John Holland-Kaye, chief executive of Heathrow airport has urged the Government to agree on a common standard for safe travel with other countries, as proposed quarantine plans draw criticism. Meanwhile, Glyn Jones, chief executive at Southend airport operator Stobart Aviation, remarked: “International agreement on a clear and consistent approach to safe airport and airline operations is imperative, so that passengers can have the confidence they need to resume travel when the time is right.”
Quarantine rules should not be extended, advises budget airline
Easyjet has called on the government to implement quarantine requirements on air passengers for only “a short period,” after Prime Minister Boris Johnson announced mandatory quarantine for those entering the UK. Easyjet stated: “Requirements should be regularly reviewed to ensure they are targeted and proportionate and do not unnecessarily constrain the important role that air travel will have in the UK’s economic recovery.”
British Airways July restart plans under review after quarantine announcement
Willie Walsh, chief executive of IAG, has said British Airways is reviewing plans to resume half of all its flights in July in the wake of the government’s new quarantine announcement. He said IAG was awaiting “clarity” from government on the “finer details” of the proposals.
EU threatens to block City access to EU
Brussels is threatening to withhold equivalence from the City of London if the UK does not submit to EU demands on other areas of trade, such as fishing and level playing field demands, City AM reports. A spokesperson for the UK negotiating team hit back at the EU’s tactics by saying the “politicisation of financial services” was “in no one’s interests and the EU knows that”. Elsewhere, trade expert Shanker Singham said he wasn’t convinced the EU’s tactic was a strong one. “Large firms from Europe need access to the City of London and if I was the UK, I would call their bluff,” he said. “Most [UK] firms have assumed no-deal anyway.”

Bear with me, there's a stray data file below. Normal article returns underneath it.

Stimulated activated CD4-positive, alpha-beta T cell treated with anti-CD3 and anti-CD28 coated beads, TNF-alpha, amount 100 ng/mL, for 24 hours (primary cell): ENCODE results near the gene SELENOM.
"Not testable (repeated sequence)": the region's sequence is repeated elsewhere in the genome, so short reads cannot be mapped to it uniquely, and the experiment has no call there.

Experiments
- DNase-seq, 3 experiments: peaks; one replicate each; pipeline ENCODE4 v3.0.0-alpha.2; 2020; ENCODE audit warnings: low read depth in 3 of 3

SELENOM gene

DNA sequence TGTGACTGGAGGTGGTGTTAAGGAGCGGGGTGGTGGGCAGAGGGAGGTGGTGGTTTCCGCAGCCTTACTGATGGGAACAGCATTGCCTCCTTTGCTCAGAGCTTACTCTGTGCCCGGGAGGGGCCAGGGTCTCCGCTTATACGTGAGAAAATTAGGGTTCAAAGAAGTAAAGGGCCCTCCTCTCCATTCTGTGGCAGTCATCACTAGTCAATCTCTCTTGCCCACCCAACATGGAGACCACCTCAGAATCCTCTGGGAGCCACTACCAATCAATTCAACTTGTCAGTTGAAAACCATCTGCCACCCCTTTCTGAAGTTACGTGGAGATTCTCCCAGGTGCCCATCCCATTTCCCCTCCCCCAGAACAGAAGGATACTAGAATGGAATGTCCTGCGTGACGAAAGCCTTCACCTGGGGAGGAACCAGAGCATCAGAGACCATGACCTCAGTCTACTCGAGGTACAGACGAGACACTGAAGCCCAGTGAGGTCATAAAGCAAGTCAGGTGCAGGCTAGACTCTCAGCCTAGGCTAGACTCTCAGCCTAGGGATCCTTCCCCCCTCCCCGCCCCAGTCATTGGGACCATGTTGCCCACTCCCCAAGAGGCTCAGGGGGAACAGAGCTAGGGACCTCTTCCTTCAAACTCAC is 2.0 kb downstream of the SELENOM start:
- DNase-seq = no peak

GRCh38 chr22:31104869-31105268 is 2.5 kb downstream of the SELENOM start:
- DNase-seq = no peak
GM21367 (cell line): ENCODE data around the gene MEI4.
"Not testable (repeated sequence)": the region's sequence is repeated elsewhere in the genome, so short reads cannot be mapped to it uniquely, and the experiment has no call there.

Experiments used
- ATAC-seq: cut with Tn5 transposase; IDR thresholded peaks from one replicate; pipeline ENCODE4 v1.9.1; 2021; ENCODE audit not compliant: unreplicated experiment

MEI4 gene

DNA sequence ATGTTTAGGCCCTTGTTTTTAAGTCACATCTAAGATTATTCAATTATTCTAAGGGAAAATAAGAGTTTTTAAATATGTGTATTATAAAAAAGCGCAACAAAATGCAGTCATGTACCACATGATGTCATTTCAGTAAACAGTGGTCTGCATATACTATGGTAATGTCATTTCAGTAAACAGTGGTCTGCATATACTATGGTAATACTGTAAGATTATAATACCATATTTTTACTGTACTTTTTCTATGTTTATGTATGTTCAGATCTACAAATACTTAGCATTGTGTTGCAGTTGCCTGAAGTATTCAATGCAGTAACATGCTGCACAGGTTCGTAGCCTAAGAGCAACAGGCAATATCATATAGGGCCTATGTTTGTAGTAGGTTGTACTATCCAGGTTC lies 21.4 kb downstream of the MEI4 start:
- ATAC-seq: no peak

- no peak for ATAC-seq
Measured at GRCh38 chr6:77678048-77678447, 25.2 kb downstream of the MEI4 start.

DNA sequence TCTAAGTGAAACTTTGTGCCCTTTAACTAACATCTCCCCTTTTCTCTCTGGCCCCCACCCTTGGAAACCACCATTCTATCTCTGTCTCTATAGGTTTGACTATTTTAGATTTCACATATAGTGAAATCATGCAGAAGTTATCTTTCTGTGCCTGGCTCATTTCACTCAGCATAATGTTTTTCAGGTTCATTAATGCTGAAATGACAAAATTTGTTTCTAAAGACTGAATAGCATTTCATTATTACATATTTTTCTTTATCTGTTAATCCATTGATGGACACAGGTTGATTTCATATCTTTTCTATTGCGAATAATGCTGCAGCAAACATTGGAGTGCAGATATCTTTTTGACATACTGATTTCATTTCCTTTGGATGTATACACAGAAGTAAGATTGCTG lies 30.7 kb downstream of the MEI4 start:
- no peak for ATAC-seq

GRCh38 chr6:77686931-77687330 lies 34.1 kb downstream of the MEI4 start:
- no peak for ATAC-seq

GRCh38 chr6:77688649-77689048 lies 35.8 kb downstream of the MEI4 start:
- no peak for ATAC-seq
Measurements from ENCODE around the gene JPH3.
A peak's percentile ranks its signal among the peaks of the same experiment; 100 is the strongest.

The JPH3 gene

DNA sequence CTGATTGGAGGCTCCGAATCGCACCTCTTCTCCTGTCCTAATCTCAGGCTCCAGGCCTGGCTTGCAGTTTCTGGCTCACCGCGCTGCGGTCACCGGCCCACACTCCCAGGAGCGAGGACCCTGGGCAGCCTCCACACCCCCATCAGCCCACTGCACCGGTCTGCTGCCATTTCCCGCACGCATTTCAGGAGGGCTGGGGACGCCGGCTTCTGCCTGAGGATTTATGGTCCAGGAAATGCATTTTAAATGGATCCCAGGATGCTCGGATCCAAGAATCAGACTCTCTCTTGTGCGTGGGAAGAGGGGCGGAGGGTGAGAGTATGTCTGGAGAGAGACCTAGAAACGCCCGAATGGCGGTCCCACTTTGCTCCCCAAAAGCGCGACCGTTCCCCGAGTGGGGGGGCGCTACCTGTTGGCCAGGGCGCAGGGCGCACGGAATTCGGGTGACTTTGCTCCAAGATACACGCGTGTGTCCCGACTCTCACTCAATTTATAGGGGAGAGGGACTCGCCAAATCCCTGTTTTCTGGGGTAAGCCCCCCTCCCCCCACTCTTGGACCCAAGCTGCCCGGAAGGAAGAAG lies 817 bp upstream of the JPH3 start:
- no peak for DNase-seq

Fund managers struggle to compare ESG apples with oranges
A column in the FT notes that calls are being made for more rigorous standards in the financial sector, to agree on common environmental, social and governance metrics.
ArcelorMittal aims to raise $2bn to boost balance sheet
Luxembourg-based steelmaker ArcelorMittal is looking to raise $2bn to strengthen its balance sheet and reduce debt levels shortly after posting over $1bn in Q1 losses and suspending its dividend.
Mortgage holidays could last for a year
The Financial Conduct Authority is considering emergency coronavirus measures that would see homeowners given a break from mortgage payments for up to a year. A long-lasting payment freeze is one of several measures that may be announced by the FCA to try to avoid thousands of people falling behind on mortgage payments and having their homes repossessed.
Quarantine announcement worries F1 organisers
Recently-announced quarantine proposals in the UK could affect the Formula One 2020 world championship, which is scheduled for a delayed start in Austria on July 5. Stricter rules for returning air passengers as coronavirus lockdown restrictions are eased could jeopardise a proposal to hold two races at Silverstone in late July, with F1 exploring options to assure host countries of its ability to make the racing environment bio-secure.
BT Sport and Gfinity collaborate on esports programmes
A deal to broadcast a series of esports programmes has been agreed by BT Sport, as part of a FIFA Challenge partnership with Gfinity.
Scars from virus will be permanent, warns Haldane
The Bank of England's chief economist Andy Haldane has warned that permanent scars could be left on Britain’s economy as consumers and businesses hold back spending even after the coronavirus is under control. Meanwhile, research by the London Business School indicates that household spending fell by over 40% in April, far above the 30% slump estimated by the Bank of England.